tough(er) love: art from Eyre Peninsula

Curator: John Neylon Flinders University Art Museum 28 February – 28 April 2013

Cindy Durant Objects of Desire 2012, glass, kiln formed pâte de verre, dimensions variable.

Tough(er) love: art from Eyre Peninsula brings together twelve Indigenous and non-Indigenous artists who live and work on the Eyre Peninsula, including John Bailey, Beaver Lennon, Cindy Durant, Amanda Franklin, Siv Grava, Joylene Haynes, Karl James, Elma Lawrie, Verna Lawrie, Leith O'Malley, Pungkai and John Turpie. Its curator John Neylon defines this exhibition as the result of a journey about developing artistic practice, not a thematic exhibition or a survey of Eyre Peninsula artists. This distinction is important in that it extends our understanding of the collection of works which, while being firstly defined by the geographic location of the artists, is also tied together by shared sentiments and the way in which the artists engage with their environment.

Unpeopled landscape plays an important role in this selection, providing the primary subject for the artists. These landscapes take many forms ranging from the photorealistic landscapes of Indigenous artist Beaver Lennon whose canvases seem to radiate a light that can only be found in this area of the world, through to delicate sketches etched into glass by Cindy Durant. She describes her works as "haikus", each one a quiet and restrained reflection on the environment of her property and studio. Lennon and Durant’s works demonstrate a love and respect for nature, a more significant connection between their work than a shared subject. Many of the artists involved in this project have worked closely together in the past, whether as family members, mentors or partners. These connections subtly strengthen the show, pulling the artworks together by what can be described as a shared feeling or sensibility.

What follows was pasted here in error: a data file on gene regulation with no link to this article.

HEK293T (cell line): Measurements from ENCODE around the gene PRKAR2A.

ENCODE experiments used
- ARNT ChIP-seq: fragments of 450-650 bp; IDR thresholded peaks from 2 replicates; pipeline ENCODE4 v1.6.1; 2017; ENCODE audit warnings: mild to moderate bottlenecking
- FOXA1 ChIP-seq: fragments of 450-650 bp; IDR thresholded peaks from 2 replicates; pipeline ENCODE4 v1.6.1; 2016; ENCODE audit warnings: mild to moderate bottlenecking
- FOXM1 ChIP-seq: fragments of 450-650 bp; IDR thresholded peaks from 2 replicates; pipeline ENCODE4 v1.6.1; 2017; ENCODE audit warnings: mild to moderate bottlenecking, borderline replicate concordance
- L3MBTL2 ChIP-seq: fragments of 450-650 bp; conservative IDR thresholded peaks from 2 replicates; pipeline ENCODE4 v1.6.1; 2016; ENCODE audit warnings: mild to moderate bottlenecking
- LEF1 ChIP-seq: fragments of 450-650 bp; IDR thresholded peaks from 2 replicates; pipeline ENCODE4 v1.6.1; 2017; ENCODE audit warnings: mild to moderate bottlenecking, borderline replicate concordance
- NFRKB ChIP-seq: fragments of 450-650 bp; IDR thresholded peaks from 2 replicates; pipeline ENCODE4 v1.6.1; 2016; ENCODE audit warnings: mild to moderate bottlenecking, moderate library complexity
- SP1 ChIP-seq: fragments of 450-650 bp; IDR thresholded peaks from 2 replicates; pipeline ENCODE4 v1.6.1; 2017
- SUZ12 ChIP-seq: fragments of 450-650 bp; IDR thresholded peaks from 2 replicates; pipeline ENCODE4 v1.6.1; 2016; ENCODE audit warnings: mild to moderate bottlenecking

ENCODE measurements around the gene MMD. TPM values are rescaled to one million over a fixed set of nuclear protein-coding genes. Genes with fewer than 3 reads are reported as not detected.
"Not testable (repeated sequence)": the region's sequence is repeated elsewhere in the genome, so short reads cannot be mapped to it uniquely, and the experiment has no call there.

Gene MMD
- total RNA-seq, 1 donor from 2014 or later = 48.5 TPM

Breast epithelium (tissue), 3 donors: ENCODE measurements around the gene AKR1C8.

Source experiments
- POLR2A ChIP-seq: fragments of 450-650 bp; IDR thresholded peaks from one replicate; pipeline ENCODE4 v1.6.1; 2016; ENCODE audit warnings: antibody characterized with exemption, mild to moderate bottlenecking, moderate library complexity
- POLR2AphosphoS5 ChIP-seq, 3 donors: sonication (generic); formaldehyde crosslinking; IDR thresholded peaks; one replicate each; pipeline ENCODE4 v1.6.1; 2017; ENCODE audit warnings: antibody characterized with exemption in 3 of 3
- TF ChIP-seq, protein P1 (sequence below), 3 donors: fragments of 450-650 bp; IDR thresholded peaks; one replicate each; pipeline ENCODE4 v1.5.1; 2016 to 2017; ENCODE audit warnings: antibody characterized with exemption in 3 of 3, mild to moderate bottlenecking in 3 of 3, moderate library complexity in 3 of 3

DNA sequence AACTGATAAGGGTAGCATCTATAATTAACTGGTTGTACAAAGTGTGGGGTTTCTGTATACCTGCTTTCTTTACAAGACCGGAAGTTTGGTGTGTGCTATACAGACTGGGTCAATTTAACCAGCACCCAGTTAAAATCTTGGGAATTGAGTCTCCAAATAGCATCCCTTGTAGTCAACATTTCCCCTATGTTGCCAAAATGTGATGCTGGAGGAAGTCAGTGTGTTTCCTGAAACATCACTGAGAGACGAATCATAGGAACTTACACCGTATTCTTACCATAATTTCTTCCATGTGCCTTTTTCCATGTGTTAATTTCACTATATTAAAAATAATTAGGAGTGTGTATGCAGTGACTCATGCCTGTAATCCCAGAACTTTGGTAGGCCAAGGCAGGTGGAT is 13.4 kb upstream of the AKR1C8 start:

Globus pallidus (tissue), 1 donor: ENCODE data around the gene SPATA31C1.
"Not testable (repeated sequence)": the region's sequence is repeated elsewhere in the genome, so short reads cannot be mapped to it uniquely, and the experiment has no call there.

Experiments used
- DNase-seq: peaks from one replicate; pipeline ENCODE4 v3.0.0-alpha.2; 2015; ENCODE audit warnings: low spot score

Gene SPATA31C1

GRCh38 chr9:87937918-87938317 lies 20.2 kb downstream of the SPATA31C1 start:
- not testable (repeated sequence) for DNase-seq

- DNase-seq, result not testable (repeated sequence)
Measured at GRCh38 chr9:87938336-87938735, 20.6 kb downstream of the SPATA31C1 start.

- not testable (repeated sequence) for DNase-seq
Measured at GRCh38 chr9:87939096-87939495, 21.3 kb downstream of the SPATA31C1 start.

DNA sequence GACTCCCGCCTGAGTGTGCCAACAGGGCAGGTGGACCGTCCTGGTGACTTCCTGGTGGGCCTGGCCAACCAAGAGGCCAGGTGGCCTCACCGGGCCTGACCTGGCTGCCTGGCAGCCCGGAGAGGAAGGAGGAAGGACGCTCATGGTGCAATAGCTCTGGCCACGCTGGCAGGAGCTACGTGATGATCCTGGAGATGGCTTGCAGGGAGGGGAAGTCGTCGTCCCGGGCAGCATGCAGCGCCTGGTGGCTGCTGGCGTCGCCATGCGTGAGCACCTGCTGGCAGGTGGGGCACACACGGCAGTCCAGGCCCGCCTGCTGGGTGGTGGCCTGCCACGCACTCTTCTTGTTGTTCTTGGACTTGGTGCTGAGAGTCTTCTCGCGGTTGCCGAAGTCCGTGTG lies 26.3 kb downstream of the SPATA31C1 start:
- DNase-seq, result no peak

Many of the exhibitors demonstrate a restraint in their practice, a “less is more” approach that possibly reflects the sensibilities and lives of the people who choose to live in this remote area. John Bailey’s seashores in subtle stone greys, pale greens and delicate blues contrast yet complement Kokatha artist Amanda Franklin’s pale cream spiral, patterned with orange dotted lines.

With a focus on landscape it is somewhat jarring to see human figures in the frame, and it is with varying success that they are included. Leith O’Malley utilises a tongue-in-cheek approach in re-telling of the story of Edward John Eyre (EJE) and his exploration of the peninsula. The artist re-casts EJE as a misled adventurer at odds with his surroundings, not the gentleman explorer as he is more frequently portrayed. O’Malley recreates landscape beautifully, walking past these pieces you can feel the heat of the plain radiating from the surface of the canvas, the dry earth captured in reds, yellows and oranges. Within these paintings landscape is privileged over and above the story, and treated with far more respect. In essence the human figure is incidental, a foil for the real story of the land.

Welsh artist Karl James, now based in Whyalla, disregards the landscape completely in his work and focuses instead on the contradictions inherent in his life as both artist and labourer. His prints show humans at their worst, brought to life with bold thick lines, and his self-portraits, rendered in a dark palette with highlights of vibrant colour, continue this exploration. This focus sets his work apart aesthetically and thematically, making them an odd note in an otherwise cohesive show.

As with any exhibition that relies primarily on geography to define itself, there are going to be oddities. However, the range of styles, mediums, and approaches to subject, ensure that there is continued interest in the work as the viewer moves through the space. It is evident that there is not a style characteristic of this region, but a propensity to make art with a similar feeling, a certain sensitivity to the environment. Ears to the ground: tough(er) love by John Turpie ties these ideas together. This ground installation of abalone shells forming a human ear draws the viewer’s attention back to the earth that supports us, highlighting the need to listen carefully to what the land is telling us, particularly in an area as remote and scarcely populated as the Eyre Peninsula.

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